I’ve been working on building the habits I started during NaNoWriMo into a daily writing practice and I’d like to show you how I’ve been keeping track of my writing goals for the month of January: Continue reading
Can you identify with a character who’s barely there, based only on a common gender? This is the question that sprang to mind when I read Rebecca Solnit’s piece, “Men Explain Lolita to Me”. In the article, she talks about how men reacted to her saying that she identified with Lolita when she read Lolita. One commenter told her that none of the characters in Lolita are meant to be “identified” with.
Some of my favorite novels are disparaged in a fairly shallow way. To read Lolita and ‘identify’ with one of the characters is to entirely misunderstand Nabokov.
I disagree with that premise. I don’t think anyone would write a book, especially one that goes so deeply into the main character’s head as Nabokov does with Humbert Humbert, with the intention that the reader shouldn’t identify with any of the characters. When I read Lolita, I identified mostly with Humbert Humbert. I felt bad for Lolita, but I couldn’t pretend to be able to get inside her head when Nabokov gives her little space to express her own perspective. I took a class on Animal Theory once and in that class we talked about the difference between sympathy and empathy. What I felt for Lolita was sympathy, not empathy. Continue reading
I did NaNoWriMo this year!
Well, I participated, at least… I didn’t get to the 50,000 word mark but I did get 10,000 words down. I started off really strong the first day, slowed down on day 2, and then got bogged down for two weeks with Comp Sci homework (and then dropped that class) and the shitstorm that was the 2016 election (spent the 8th working the polls). Realized about halfway through the month I should get back to work and wrote a bit more… then every couple of days I wrote a bit and then made a break for 10,000 at the very end. Well, now I know exactly how bad my work habits are…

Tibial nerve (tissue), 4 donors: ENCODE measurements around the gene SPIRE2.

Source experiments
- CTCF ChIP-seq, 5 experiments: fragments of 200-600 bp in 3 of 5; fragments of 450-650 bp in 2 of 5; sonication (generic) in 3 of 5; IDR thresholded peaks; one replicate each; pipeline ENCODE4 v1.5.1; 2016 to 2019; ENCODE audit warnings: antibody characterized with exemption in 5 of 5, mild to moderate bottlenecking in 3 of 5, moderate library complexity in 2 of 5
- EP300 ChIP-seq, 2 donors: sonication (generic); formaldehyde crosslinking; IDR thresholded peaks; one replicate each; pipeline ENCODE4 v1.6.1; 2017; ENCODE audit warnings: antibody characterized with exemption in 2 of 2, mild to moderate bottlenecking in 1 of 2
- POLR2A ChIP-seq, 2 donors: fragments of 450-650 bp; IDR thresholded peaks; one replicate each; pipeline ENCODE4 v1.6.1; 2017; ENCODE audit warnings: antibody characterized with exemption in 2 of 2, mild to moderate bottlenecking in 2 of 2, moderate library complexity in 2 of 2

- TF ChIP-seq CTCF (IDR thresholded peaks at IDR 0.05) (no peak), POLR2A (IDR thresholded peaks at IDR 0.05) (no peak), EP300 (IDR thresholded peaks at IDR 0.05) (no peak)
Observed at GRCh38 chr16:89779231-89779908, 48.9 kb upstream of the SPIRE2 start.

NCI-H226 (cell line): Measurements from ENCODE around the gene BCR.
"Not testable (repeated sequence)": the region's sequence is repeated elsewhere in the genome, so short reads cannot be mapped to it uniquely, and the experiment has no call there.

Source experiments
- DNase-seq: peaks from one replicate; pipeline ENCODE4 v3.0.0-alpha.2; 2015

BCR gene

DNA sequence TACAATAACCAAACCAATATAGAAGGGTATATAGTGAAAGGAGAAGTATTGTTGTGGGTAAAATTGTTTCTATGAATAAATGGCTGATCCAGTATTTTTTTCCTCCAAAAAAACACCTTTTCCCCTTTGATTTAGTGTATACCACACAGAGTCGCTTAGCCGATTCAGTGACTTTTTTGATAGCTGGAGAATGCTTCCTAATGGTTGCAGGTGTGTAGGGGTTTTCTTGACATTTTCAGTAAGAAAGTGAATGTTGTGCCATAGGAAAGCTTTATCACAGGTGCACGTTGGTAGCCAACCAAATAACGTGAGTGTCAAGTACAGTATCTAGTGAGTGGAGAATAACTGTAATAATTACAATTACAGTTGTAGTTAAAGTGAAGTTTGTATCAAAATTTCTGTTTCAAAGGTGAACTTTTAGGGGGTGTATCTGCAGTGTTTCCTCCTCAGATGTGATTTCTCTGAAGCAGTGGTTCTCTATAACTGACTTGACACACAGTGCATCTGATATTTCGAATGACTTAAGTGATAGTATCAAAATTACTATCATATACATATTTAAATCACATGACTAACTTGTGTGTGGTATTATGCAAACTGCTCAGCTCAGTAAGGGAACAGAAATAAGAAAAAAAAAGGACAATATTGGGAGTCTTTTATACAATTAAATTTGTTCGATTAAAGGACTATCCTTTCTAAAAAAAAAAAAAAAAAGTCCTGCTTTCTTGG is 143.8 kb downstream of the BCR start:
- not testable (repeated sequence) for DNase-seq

Even though my totals weren’t that impressive I’m proud of myself for not giving up. I tried to do NaNoWriMo a couple of times in high school, but I never got very far. There were a couple of things I kept in my metaphorical “backback” this year to help me get through the NaNo journey: Continue reading
It’s the very end (actually the last two hours) of BFRB week. For those of you that don’t know, BFRB stands for Bodily Focused Repetitive Behavior. BFRBs include trichotillomania, an issue that I’ve struggled with since I was about seven years old. Trichotillomania is a condition of unknown origin (not sure if physical or psychological) which causes a person to pull out strands of hair.
The first time I remember pulling was when we were in a hotel room after just moving to Mobile, Alabama. We were looking for a house and I was bored so I was jumping on the bed a lot and generally misbehaving and getting scolded frequently. I remember looking in the mirror – I think I might have had something stuck in my eye – and pulling out a hair. Then I pulled out more hairs “to see what would happen”. I don’t know what I expected to happen. No magical portal to another realm appeared, and I wasn’t imparted with any kind of arcane knowledge. What did appear was a small gap in my eyelashes. Continue reading
Mental-health memoirs are my guilty-pleasure reading for 5 reasons:
Reason 1: They’re relatable. It’s comforting if you have a mental illness (or even if you just get moody sometimes) to know that someone else has had the same experiences.
Reason 2: They provide insights into how to deal with mental illness. You get to follow the protagonist as they grapple with their issues and see where they went wrong and what helped them get better.
Reason 3: They have the most interesting, unique, and mysterious side characters (I will never forget the chicken lady from Girl, Interrupted… *shudder*).
Reason 4: By their very nature they require the writer to dig deep, be honest, and hold nothing back, and consequently by the end you feel like you know the protagonist almost as well as you know yourself.
Reason 5: Schadenfreude – the pleasure of knowing that someone else has it worse than you. Continue reading